Most of you know what I'm talking about, whether you ride a bicycle or not.  Determination and resilience are not reserved for cyclists.  It's also a characteristic that many of my dear friends share, and I believe exists in all of my immediate family.

I close with  a message to those of you who don't ride but are thinking about it, " Do It"  "Go for it".    It will change your life.  It changed mine.  Besides it's so damn much fun!  And you meet the greatest people.

So as you can tell I'm pretty pumped up right now.  It may be the Corticosteroid drug talking, I don't know for sure, but for those who know me pretty well, you'll probably say, "Nah, that's Pam."

N.B.  In case there are any burning questions.   My husband Bruce left Saturday for a cruise with his youngest daughter through the British Isles,  a trip he planned to coincide with my ride.

Saturday, May 12, 2012


After a couple of frantic phone calls on my first full day home, an MRI was scheduled for Thursday evening (May 10) at Stanford and an appointment with my doctor the following day.  There's nothing more frustrating than waiting around which is what I did on Thursday until I was checked in at the imaging center at 6 pm.

"Take off just your bra," the male technician said in a stern voice.  I felt like a stripper.   "What?" I replied.  "Just take off your bra, " he repeated, and since there were no loose gowns to slip on,  I took off only my bra,  put my top back on and waited for him to escort me to the room where the machine was located.  I scooted on to the table and laid down.   The stabbing pain in my left shoulder, arm and hand escalated to what I would describe as a pain threshold of ten.   The position I was put in compressed my already- raw nerves. All the fingers in my left hand were tingling like I had been connected to a wall socket.   Tears ran down my cheeks.   I wasn't sure I could go through with the procedure, but I really had no choice.  I had to find out what was going on, so I could be treated and return to my ride.   The technician was sympathetic.   Obviously he'd seen patients in agony before, so he made some coil adjustments on the table and I made another attempt.   The pain was still pretty bad, but not the same intensity, maybe an eight,  so I shoved the rubber ear plugs in and said,  "Let's get this show on the road."  He proceeded.  The next 30 minutes were really challenging.   I tried converting the loud banging sounds the machine makes into some kind of tolerable rap music during the two to three minute intervals to help take my mind off the pain.  His words "We're all done," sounded like a lullaby.   I exited the tube and slipped off the table in a slump.  My body ached.  I felt 100 not 68.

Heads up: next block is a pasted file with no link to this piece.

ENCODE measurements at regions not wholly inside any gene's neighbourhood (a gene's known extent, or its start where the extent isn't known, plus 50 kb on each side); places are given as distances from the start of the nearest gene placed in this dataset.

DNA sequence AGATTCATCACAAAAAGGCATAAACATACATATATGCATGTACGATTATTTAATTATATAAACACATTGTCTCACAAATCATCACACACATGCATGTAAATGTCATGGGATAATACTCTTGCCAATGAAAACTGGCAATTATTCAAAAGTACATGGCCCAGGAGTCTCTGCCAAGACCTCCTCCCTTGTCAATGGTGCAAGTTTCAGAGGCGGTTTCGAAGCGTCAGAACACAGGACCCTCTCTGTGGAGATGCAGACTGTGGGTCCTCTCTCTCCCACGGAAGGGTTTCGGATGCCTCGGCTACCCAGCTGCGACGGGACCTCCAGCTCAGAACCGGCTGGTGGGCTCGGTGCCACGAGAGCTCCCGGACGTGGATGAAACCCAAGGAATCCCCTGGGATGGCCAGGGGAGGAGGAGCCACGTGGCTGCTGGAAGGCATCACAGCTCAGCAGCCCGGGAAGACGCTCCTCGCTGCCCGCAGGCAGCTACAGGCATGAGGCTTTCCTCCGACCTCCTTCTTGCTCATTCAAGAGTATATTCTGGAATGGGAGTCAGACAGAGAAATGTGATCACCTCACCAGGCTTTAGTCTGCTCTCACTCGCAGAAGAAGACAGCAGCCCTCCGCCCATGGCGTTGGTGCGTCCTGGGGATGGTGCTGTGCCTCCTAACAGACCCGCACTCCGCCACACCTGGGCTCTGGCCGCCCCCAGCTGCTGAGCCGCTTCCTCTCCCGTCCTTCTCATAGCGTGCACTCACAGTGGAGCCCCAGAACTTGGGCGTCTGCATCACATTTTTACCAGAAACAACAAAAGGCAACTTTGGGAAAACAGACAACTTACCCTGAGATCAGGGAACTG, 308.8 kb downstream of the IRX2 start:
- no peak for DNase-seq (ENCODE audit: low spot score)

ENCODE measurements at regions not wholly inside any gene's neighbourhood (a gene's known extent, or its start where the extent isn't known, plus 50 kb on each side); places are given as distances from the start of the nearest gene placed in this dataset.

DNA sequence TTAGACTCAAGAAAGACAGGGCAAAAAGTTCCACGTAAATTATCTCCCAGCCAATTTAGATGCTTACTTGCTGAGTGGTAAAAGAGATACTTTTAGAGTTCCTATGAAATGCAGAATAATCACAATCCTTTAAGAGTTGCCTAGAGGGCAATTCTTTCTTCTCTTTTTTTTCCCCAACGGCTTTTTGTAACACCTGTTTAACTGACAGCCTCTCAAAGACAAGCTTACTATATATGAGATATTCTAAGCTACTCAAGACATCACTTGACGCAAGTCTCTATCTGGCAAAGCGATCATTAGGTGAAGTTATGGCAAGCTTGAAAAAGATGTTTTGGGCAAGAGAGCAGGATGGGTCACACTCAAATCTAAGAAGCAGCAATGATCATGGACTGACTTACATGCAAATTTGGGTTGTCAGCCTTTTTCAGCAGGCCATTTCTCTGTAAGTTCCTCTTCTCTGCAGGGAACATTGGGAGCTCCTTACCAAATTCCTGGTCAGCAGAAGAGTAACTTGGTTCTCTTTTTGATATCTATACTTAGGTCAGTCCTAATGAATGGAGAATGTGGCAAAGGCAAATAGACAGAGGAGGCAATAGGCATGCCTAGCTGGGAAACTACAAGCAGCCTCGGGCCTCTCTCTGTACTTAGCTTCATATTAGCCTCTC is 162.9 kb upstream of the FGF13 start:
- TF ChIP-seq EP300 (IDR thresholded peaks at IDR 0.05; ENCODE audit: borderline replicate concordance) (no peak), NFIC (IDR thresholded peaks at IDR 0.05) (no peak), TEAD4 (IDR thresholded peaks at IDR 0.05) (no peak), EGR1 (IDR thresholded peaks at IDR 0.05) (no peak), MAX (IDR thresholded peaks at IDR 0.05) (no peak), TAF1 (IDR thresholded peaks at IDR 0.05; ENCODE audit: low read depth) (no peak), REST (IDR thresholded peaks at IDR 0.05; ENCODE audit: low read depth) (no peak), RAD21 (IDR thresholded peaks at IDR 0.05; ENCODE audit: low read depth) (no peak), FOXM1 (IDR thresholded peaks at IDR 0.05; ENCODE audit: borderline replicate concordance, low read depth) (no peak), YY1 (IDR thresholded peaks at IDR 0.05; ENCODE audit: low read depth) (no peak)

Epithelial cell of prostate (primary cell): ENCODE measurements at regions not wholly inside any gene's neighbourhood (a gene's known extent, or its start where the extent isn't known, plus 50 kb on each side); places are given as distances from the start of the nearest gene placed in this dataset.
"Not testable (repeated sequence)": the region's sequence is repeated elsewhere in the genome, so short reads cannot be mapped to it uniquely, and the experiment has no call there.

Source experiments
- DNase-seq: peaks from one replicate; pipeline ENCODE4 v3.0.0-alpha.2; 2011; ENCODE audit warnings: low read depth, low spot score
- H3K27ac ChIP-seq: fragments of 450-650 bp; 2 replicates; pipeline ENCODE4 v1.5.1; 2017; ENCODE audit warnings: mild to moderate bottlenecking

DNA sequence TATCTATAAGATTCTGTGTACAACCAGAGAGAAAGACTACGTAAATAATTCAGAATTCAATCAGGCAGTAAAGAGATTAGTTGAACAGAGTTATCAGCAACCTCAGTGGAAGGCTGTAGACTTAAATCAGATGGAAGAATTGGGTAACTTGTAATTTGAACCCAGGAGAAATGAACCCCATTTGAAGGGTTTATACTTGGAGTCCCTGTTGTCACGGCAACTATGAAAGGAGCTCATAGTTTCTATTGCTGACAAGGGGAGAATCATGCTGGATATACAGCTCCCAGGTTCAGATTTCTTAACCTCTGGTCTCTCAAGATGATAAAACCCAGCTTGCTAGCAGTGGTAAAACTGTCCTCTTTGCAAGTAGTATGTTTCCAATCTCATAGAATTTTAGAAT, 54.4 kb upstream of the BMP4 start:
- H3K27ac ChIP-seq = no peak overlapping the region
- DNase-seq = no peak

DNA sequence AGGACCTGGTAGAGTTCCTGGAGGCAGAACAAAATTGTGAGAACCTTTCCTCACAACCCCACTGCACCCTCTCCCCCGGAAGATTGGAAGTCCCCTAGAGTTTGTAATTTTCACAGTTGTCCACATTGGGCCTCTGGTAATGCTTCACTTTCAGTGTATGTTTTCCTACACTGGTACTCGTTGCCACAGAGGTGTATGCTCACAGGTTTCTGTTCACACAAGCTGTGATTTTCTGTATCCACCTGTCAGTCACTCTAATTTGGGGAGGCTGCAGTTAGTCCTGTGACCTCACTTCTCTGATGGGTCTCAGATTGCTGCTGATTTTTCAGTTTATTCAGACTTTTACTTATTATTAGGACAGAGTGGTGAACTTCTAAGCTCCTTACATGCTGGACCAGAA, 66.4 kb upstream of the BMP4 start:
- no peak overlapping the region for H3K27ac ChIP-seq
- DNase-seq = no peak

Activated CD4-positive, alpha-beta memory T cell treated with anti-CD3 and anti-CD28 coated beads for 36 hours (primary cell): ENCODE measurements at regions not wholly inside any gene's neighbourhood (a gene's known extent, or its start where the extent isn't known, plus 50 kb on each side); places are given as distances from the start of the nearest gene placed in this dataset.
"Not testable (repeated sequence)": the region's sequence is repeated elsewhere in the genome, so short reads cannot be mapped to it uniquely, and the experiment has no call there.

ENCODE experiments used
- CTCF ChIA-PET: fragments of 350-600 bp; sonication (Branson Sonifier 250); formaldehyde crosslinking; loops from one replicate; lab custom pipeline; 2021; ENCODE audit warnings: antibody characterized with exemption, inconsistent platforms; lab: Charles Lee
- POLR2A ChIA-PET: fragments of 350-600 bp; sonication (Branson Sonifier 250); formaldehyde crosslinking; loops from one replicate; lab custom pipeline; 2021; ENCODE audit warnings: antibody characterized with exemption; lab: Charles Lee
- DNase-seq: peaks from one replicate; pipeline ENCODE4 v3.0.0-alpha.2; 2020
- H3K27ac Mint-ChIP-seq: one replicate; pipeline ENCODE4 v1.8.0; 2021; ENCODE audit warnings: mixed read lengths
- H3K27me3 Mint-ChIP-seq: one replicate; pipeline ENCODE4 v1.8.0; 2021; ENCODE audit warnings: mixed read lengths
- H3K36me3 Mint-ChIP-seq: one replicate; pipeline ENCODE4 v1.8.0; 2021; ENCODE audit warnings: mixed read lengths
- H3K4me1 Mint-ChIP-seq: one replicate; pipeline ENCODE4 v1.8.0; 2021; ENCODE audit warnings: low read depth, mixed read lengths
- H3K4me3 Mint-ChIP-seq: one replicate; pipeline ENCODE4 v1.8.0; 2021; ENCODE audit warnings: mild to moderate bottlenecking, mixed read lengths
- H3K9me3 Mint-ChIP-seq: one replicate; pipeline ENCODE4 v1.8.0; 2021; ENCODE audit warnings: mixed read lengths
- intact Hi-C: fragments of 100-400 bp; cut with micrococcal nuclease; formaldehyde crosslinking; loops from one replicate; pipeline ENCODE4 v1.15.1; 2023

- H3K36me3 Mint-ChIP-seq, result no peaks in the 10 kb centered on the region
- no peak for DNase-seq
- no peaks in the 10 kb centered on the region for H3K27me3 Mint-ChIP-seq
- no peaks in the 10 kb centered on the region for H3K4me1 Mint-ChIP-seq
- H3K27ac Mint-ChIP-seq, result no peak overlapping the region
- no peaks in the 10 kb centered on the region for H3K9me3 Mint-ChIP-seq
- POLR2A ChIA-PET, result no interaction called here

Bruce put his arm around me and helped me to the car for the drive home.  On the way, I told him to hell with the no sugar diet I've been on for a year,  so we stopped at Rick's Ice Cream in Palo Alto for a double scoop of creamy chocolate chip cookie dough and yummy salty caramel.  I deserved it.

Thursday, May 10, 2012

Driving Miss Pami

Tuesday's three hour drive from Natchez to the airport could have been a real downer, but it wasn't. Instead I arrived at the airport full of hope knowing that I had just met an angel whose name was Miss Patti. When Guide Lynne was working to find transportation for me to New Orleans, the manager of the Eola Hotel said a member of her staff needed to go to NOLA and would be willing to drive me for $100 plus $50 for gas. Since an earlier shuttle quote was $350, I was very happy a cheaper alternative had been found.

In a sweet Southern drawl, the driver introduced herself as Miss Patti. For three hours we shared tidbits about our lives: her kids, my marriage, her job, my bike ride and an explanation of why I was going home. She was very happy when I said how impressed I was with the courteous staff at her charming hotel and the extreme friendliness of Southerners overall. With elongated speech, she entertained me with believable stories about haunted houses, which includes the Eola Hotel and how the ghosts of young Eola and her father are still cavorting around. She bubbled with enthusiasm when talking about her steadfast love for PBR (Professional Bull Riding), and how her new iPhone makes it possible to check in with her sisters almost every day. She nibbled on cheese whiz crackers and drank from a bottle of Mountain Dew as she described her near-heart attack but explained that new habits included vegetables but little or no red meat. I could tell how excited she was about a nearby "dig" to uncover treasure from a 150-year-old sunken ship, but how disappointed everyone was when the loot didn't turn up. There was sadness in her voice when I heard about her 17-year-old daughter's tragic death, and how she has pieced together reasons that sustain her today. Raised a Southern Baptist, she holds a steadfast belief never to question God, so I told her about losing my dear friend while snorkeling in The Philippines last year. I went on to describe the lone whale shark sighting on our very last day, and Patti validated my belief that this was indeed a silent message from Kaye telling us she was all right and a visible sign that said everything would be okay.

Although I was eager to get on with my long journey, I really didn't want to say goodbye. We parted with several big hugs and our mutual belief that everything in life happens for a reason. And for me it was meeting Miss Patti.

- Posted using BlogPress from my iPad

Sunday, May 6, 2012

Photos from the last few days.

Let's see if the app I just downloaded solves my photo problem. YES!
It does!
Getting ready for the another biking day!

This is my dear friend Penny Bradley
From Hawaii

Carolyn Goodwin & Penny Bradley at lunch after today's ride.

Louisiana road kill

Pam and Guide Carol posing along the way

The Meandering Mississippi gals

Pam, Penny and Pat in New Orleans

Posted using BlogPress from my iPad

Saturday, May 5, 2012